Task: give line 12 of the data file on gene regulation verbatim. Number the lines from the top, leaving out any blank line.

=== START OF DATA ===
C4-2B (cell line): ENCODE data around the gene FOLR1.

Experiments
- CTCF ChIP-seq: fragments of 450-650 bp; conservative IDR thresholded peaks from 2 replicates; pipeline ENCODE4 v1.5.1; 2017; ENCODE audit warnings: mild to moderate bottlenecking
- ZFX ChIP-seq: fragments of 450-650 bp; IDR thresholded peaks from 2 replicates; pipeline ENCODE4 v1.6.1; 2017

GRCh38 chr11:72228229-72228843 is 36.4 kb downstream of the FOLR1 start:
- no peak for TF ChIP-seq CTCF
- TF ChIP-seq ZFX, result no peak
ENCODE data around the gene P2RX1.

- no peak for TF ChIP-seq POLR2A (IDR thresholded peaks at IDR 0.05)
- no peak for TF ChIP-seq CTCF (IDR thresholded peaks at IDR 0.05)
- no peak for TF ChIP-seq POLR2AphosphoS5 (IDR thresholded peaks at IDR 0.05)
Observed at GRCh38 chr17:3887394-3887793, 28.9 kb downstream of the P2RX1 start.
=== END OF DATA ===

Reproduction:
Observed at GRCh38 chr17:3887394-3887793, 28.9 kb downstream of the P2RX1 start.